The thesis argues that the first evangelist structures his work as a Bioç or biography of Jesus, so as to encapsulate, in narrative form, the essence of his theological understanding of God's βασιλεìα as proclaimed and taught in the teaching and healing mission of Jesus. Evidence for this is found in the first evangelist's careful use of structural markers to divide his story of Jesus into significant thematic subsections in which he uses a series of βασιελìα logia at incisive points to highlight aspects of Jesus' teaching and healing mission. In this way, Matthew is able to portray Jesus, as God's promised Messiah, who instructs his disciples through discourse and narrative, hence in word and example, in the nature and demands of God's βασιλεìα.
In the course of the story, the reader learns from Matthew s use of the βασιλεìα logia that God's sovereignty is defined in terms of God's saving or liberating action on behalf of both the just and the unjust, but particularly those who suffer because of poverty, oppression, injustice or persecution. This gratuitous liberating action of God has been a reality in every era of history (chaps. 1-2) but finds its definitive expression m the teaching and healing mission of Jesus, God's promised Messiah and agent. Jesus, whom God's angel names "YHWH Saves" (1:21) and "God with us" (1:23), is anointed and commissioned by God's Spirit both to teach and proclaim the good news of the Kingdom of the Heavens and to call and train others to do likewise (4:17-22).
These disciples, while willingly accepting Jesus' call to become "fishers of people" only gradually and through revelation come to recognise Jesus as the Christ. It is only then that they are constituted as Jesus' έккλησία. To this έккλησία. Jesus gives not only the secrets (13:11) but also the keys of the Kingdom of the Heavens (16:16) and powers to bind and loose (16:18; 18:18). Such authority enables Jesus' disciples to become competent leaders who can both interpret God's will as expressed in the Law and establish halakhic regulations based on Jesus' teaching that ensure better practices of righteousness than those advocated by the scribes and the Pharisees (chaps. 5-7; 23). After Jesus' death and vindication, these disciples are commissioned to disciple the nations teaching them all that Jesus has taught them.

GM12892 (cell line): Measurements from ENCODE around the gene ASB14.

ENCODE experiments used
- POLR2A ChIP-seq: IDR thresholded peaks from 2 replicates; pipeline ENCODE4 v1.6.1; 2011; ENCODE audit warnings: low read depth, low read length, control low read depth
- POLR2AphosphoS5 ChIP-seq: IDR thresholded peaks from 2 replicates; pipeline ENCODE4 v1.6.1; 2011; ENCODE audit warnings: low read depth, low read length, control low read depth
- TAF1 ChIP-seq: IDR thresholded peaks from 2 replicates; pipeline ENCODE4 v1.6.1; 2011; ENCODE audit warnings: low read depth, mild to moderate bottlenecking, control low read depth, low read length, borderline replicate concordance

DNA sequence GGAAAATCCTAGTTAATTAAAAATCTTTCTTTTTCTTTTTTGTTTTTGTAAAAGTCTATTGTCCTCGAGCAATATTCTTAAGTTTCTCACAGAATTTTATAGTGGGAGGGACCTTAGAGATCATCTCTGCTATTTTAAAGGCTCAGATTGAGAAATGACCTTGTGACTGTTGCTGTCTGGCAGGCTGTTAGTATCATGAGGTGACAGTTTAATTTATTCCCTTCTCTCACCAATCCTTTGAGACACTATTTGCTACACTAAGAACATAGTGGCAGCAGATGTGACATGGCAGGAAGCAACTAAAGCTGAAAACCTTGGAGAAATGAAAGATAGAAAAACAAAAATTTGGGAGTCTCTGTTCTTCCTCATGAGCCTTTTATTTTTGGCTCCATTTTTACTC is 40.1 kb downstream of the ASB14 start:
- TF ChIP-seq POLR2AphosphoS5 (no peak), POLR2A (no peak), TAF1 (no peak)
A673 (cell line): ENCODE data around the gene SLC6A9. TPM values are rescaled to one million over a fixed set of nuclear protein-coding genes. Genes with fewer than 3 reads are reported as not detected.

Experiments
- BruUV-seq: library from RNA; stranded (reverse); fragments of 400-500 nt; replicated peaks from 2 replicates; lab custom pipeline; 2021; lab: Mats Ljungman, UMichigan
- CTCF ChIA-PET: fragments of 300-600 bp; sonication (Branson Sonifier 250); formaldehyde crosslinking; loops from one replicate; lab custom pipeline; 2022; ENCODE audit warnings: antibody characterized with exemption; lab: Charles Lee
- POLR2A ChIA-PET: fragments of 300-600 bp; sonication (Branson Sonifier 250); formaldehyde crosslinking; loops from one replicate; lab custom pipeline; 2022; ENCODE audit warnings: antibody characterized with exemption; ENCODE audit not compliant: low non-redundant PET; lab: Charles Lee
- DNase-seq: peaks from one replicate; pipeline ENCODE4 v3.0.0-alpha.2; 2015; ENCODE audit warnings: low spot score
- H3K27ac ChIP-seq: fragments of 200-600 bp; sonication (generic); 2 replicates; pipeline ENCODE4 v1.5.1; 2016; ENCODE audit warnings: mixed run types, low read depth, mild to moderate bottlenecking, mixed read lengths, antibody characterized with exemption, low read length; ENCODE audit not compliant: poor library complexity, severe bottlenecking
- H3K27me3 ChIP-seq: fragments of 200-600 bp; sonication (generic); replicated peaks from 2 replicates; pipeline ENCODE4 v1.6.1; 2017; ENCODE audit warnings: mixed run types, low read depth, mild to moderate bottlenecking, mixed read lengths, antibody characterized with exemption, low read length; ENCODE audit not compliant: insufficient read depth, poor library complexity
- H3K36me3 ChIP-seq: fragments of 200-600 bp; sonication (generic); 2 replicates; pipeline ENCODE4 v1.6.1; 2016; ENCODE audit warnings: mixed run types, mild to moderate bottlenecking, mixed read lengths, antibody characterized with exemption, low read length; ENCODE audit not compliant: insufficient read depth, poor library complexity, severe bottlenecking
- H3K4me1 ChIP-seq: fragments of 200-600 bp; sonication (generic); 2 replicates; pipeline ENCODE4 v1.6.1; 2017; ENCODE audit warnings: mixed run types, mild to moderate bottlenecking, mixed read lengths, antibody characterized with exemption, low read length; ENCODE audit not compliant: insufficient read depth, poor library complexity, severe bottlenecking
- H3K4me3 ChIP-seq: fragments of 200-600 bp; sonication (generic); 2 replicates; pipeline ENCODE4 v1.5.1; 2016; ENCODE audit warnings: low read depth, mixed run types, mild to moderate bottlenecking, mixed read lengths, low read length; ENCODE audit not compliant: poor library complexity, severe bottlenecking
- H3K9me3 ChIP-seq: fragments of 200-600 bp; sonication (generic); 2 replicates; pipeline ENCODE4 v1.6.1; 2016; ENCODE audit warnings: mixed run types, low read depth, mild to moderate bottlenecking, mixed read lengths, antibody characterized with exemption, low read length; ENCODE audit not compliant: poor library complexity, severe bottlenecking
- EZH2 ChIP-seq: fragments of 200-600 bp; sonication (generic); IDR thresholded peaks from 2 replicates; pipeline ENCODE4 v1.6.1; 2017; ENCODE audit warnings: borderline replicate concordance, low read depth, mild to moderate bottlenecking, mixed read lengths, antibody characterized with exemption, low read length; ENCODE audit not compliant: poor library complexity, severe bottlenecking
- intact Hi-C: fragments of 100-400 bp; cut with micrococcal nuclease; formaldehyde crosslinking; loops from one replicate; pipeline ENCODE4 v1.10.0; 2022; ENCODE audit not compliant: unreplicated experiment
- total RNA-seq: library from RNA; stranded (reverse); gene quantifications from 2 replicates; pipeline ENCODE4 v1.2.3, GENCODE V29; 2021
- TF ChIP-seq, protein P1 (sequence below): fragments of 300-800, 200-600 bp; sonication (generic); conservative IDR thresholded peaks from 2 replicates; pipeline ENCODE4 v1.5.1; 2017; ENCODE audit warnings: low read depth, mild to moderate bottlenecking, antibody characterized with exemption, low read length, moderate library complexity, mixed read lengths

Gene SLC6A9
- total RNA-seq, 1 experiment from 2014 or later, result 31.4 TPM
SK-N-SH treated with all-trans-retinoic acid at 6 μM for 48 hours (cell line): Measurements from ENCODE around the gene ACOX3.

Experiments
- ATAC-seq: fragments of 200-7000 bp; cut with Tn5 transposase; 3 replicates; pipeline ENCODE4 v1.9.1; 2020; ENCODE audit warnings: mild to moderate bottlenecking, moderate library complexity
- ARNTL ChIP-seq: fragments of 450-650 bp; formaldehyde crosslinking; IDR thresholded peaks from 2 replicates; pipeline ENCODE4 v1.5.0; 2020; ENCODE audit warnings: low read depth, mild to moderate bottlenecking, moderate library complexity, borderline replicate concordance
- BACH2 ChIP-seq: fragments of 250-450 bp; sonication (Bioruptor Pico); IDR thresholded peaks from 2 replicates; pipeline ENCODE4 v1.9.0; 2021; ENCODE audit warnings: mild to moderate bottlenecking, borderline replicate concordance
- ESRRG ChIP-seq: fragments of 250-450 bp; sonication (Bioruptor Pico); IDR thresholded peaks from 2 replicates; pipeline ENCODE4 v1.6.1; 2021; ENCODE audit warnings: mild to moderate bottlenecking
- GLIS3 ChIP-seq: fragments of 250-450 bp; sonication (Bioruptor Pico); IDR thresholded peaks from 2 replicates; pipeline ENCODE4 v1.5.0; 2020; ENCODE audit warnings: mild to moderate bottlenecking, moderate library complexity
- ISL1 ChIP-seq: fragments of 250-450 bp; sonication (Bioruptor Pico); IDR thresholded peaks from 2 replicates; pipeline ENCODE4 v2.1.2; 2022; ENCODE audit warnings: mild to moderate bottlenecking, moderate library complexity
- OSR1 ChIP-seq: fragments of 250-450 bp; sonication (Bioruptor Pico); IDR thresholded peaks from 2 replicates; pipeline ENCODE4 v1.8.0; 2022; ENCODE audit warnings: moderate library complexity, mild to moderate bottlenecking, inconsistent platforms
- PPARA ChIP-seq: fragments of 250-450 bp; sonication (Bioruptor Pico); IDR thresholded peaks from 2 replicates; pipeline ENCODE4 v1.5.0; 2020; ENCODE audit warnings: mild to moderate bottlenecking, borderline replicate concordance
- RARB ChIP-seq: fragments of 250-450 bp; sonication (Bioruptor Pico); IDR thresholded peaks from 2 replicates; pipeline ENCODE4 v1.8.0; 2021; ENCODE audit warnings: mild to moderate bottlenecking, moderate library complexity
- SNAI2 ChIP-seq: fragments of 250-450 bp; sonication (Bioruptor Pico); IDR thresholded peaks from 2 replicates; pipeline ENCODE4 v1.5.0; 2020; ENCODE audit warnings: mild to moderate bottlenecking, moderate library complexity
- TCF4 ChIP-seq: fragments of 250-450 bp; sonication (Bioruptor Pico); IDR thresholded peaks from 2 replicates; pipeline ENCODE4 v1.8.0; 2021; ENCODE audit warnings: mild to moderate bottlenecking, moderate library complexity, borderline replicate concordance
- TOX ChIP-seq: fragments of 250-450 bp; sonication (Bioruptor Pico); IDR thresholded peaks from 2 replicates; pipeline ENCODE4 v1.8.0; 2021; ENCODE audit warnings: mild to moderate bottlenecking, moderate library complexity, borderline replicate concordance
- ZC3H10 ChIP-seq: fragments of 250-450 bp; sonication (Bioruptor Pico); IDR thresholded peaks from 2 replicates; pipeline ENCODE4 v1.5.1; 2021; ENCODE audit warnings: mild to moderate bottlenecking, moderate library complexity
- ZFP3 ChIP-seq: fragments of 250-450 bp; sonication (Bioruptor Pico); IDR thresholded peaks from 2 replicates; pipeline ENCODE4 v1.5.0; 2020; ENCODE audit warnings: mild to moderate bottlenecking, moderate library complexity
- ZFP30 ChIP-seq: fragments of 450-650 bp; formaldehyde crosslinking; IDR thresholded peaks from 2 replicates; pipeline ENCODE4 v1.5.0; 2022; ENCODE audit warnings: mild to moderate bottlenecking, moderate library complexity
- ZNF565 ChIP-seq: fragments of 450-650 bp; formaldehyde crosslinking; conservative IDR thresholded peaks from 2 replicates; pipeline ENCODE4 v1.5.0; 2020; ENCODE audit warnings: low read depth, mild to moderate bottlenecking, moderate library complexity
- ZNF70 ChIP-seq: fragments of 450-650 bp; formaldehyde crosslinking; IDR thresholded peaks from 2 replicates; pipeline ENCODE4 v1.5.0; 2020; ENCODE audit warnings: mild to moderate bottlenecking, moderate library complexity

The thesis also argues that by structuring his Gospel as a story, Matthew ensures that as the Matthean Jesus, Messiah and agent of God, gives instruction to his disciples as characters in the Gospel story, he also instructs the readers of the text. Hence, Matthew's Gospel becomes a manual of instruction on the nature and demands of God's βασιλεìα. Its purpose is to ensure that not only the members of the Matthean community but all future disciples of Jesus are competently trained to carry out Jesus' commission: "Go therefore and disciple all the nations ... teaching them to observe all that I have commanded you" (28:19-20). In this way, the εύαγγέλιoυ of God's saving presence is proclaimed to all the nations until God's eschatological βασιλεìα is finally established.
The thesis concludes that Matthew uses βασιλεìα throughout the text to reveal his conviction that God's saving and liberating presence is a reality in every era and epoch of history. Not only does God take the initiative in calling men and women to repentance by liberating them from the oppressive forces of evil, injustice and oppression, but to those who respond in faith to Jesus' message, God calls them to become like Jesus agents or disciples of God's reign. This involves proclaiming and teaching the εύαγγελιoυ of God's βασιλεìα through lives based on imitating a righteousness similar to God's own righteousness which impartially bestows benefaction, mercy and compassion on the good and the bad, friend and foe alike (5:45).
Hence, the Gospel of Matthew, which has traditionally been called the Gospel of the Church (even though there are only two references to Jesus' έккλησία in the whole of the Gospel), would be better designated as the Gospel of God's βασιλεìα (over fifty references). Indeed, in the Matthean text the majority of theological motifs, including christology, ecclesiology, discipleship and Jesus' relationship to the Law are all defined and developed in terms of the major theological concern of his Gospel - the nature and demands of God's sovereign rule.